It's not uncommon to seek leave to amend as an alternative form of relief in opposition to a motion to dismiss or for summary judgment. But to preserve that right to amend for appellate review, some jurisdictions require that you specify how the pleading would be amended or how an alleged pleading deficiency may be cured.
When it comes to proposed amended pleadings, oftentimes, the need for appellate preservation is balanced against the need for brevity. This is not surprising given that clients are sensitive to the costs associated with fully fleshing out legal arguments that are made to preserve alternative relief. Trial counsel are then placed in the difficult position of balancing the need to focus on the defense to a motion to dismiss or for summary judgment, with the need to prepare an alternate strategy for preserving claims and defenses should the trial court determine there is a pleading deficiency. Clients and counsel are often inclined to tackle legal issues as they arise, assuming that more specific alternative relief can be pursued down the line.
A decision from the Eighth Circuit illustrates the importance of addressing potential pleading deficiencies early on and of providing the trial court with a proposed amended pleading, even when leave to amend is sought as an alternative form of relief. In Glickert v. The Loop Trolley Transportation Development District, 2015 WL 4035288 (8th Cir. July 1, 2015), the plaintiffs’ complaint sought declaratory and injunctive relief from the organization and operation of the Loop Trolley Transportation Development District in University City, Missouri. The defendant filed a motion to dismiss and for summary judgment.
In their memorandum of law in opposition to the motion to dismiss, the plaintiffs noted that “[b]ecause [the defendant] combined its motion to dismiss with a motion for summary judgment, filed very early in the course of this suit, it was not practical for Plaintiffs to avail themselves of their right to amend their Complaint as a matter of course,” and requested “permission to amend their Complaint should this Court find any insufficiencies in its allegations."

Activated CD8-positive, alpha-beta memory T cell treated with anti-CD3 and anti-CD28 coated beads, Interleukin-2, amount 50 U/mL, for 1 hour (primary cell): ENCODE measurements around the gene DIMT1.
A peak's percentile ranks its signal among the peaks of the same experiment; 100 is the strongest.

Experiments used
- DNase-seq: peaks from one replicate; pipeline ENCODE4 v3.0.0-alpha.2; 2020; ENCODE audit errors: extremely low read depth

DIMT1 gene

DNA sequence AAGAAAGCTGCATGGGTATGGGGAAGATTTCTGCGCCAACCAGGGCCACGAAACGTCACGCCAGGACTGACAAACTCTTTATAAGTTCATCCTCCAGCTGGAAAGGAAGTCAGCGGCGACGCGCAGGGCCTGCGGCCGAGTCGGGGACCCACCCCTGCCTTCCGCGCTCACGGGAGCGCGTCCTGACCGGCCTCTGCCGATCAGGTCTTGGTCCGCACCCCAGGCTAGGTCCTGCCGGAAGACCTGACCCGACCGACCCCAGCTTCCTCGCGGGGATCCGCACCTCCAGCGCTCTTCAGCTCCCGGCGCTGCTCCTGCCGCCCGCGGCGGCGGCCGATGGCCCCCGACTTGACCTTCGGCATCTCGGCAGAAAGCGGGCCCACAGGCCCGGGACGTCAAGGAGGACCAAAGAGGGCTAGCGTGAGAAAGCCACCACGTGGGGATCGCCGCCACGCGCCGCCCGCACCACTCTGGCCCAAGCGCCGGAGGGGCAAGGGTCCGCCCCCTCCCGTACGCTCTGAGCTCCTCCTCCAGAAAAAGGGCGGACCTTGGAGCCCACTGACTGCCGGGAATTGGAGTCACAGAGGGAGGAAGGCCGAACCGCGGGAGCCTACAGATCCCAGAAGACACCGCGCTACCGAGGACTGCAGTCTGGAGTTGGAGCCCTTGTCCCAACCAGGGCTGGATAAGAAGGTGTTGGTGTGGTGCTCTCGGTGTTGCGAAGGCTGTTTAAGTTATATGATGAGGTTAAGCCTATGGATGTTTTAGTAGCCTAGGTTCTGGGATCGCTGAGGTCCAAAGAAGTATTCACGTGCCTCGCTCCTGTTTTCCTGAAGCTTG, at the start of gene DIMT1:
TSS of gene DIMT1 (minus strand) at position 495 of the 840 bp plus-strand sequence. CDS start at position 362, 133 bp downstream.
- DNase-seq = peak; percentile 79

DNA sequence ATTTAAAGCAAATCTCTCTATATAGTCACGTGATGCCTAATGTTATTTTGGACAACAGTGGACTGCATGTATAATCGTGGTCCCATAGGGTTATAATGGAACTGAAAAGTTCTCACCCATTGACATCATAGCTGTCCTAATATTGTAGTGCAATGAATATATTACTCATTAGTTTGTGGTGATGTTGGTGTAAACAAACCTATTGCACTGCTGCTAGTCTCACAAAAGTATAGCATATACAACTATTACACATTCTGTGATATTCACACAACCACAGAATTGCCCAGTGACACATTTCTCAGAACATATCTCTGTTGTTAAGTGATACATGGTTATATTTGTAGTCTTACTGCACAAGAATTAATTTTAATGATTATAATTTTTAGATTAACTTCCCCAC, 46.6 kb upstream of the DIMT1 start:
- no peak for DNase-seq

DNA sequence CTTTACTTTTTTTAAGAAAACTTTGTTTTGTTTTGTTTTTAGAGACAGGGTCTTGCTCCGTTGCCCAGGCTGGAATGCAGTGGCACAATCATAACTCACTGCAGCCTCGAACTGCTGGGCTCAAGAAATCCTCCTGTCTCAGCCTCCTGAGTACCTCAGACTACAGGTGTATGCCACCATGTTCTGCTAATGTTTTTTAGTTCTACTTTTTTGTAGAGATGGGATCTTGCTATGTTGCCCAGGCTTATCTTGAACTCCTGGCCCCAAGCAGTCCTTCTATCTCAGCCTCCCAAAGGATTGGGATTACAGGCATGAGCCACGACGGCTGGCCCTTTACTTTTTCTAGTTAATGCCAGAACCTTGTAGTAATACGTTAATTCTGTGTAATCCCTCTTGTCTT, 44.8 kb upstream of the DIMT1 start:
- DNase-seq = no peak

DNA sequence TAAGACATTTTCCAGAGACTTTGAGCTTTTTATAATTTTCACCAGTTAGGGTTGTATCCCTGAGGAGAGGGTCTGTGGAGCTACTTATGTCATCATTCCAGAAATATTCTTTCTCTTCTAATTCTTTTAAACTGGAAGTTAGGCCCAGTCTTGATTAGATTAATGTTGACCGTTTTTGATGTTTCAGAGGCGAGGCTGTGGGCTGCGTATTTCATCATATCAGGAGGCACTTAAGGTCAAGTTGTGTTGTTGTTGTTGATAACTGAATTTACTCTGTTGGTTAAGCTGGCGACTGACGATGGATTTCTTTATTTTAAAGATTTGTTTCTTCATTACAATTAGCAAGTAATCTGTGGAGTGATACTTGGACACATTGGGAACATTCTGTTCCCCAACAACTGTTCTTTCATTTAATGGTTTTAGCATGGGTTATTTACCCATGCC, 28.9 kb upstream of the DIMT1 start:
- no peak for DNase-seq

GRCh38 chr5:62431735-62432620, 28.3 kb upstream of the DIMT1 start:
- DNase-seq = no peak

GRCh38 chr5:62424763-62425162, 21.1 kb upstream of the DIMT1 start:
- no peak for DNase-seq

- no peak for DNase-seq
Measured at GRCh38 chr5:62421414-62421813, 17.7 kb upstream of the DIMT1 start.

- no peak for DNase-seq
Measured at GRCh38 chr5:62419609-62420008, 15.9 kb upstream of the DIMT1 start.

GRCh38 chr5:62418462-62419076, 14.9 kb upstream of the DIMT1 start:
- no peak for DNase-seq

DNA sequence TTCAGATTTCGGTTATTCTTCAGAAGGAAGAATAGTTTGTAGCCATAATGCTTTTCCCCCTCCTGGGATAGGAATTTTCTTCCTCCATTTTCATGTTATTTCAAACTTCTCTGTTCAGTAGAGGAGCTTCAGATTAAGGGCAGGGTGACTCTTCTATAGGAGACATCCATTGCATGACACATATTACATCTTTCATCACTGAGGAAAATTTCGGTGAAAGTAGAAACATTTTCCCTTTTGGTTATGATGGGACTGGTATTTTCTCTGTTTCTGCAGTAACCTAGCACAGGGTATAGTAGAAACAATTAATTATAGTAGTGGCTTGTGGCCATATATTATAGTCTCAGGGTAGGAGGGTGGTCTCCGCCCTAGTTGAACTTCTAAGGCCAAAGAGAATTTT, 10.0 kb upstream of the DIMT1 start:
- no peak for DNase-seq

The trial court dismissed the case for lack of standing without leave to amend. On appeal, the plaintiffs argued the trial court abused its discretion in dismissing their claims without giving them an opportunity to amend to include more particularized allegations to establish their standing.
The Eight Circuit rejected the plaintiffs' argument, because the plaintiffs had not filed a motion to amend or a proposed amendment, nor had they indicated what a proposed amended pleading might have contained. The Eighth Circuit held that under its precedent—to preserve the right to amend—a party must submit a proposed amendment along with a motion to amend.
The safest preservation strategy is to provide the court with the proposed amended pleading. If you find it impractical to draft a proposed amended pleading, at least proffer on the record how the amended pleading would differ from the operative pleading or how an alleged pleading deficiency might be cured.
Failing to provide the trial court with such specificity prevents the court from determining whether a deficiency can be cured, and it prevents the appellate court from determining whether the trial court abused its discretion in not granting leave to amend. Of course, it’s also always important to be familiar and comply with your jurisdiction’s pleading requirements.
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